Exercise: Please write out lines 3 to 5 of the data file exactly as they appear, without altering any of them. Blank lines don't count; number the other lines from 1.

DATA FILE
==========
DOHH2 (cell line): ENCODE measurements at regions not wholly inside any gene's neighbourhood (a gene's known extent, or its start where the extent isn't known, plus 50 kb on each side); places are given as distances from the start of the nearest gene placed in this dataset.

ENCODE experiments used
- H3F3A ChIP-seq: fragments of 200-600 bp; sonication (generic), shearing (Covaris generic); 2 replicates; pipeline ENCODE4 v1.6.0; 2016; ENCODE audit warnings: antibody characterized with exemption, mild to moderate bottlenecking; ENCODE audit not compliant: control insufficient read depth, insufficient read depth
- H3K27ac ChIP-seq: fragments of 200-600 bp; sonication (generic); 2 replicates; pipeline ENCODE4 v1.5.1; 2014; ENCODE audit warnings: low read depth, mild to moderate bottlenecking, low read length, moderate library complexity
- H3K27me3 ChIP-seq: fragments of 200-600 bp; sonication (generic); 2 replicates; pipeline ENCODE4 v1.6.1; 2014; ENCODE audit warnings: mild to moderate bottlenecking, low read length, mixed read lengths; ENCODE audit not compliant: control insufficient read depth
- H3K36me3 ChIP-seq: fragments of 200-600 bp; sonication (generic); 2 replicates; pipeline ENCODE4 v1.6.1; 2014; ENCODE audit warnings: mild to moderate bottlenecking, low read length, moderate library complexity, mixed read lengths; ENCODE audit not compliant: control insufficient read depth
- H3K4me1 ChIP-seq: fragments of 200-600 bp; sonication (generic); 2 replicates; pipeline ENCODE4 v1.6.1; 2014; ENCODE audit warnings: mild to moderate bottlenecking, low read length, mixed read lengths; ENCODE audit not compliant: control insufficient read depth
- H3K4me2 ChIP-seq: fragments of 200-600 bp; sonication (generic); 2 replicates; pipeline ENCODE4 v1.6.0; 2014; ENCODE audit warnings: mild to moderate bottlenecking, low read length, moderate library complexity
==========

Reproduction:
- H3F3A ChIP-seq: fragments of 200-600 bp; sonication (generic), shearing (Covaris generic); 2 replicates; pipeline ENCODE4 v1.6.0; 2016; ENCODE audit warnings: antibody characterized with exemption, mild to moderate bottlenecking; ENCODE audit not compliant: control insufficient read depth, insufficient read depth
- H3K27ac ChIP-seq: fragments of 200-600 bp; sonication (generic); 2 replicates; pipeline ENCODE4 v1.5.1; 2014; ENCODE audit warnings: low read depth, mild to moderate bottlenecking, low read length, moderate library complexity
- H3K27me3 ChIP-seq: fragments of 200-600 bp; sonication (generic); 2 replicates; pipeline ENCODE4 v1.6.1; 2014; ENCODE audit warnings: mild to moderate bottlenecking, low read length, mixed read lengths; ENCODE audit not compliant: control insufficient read depth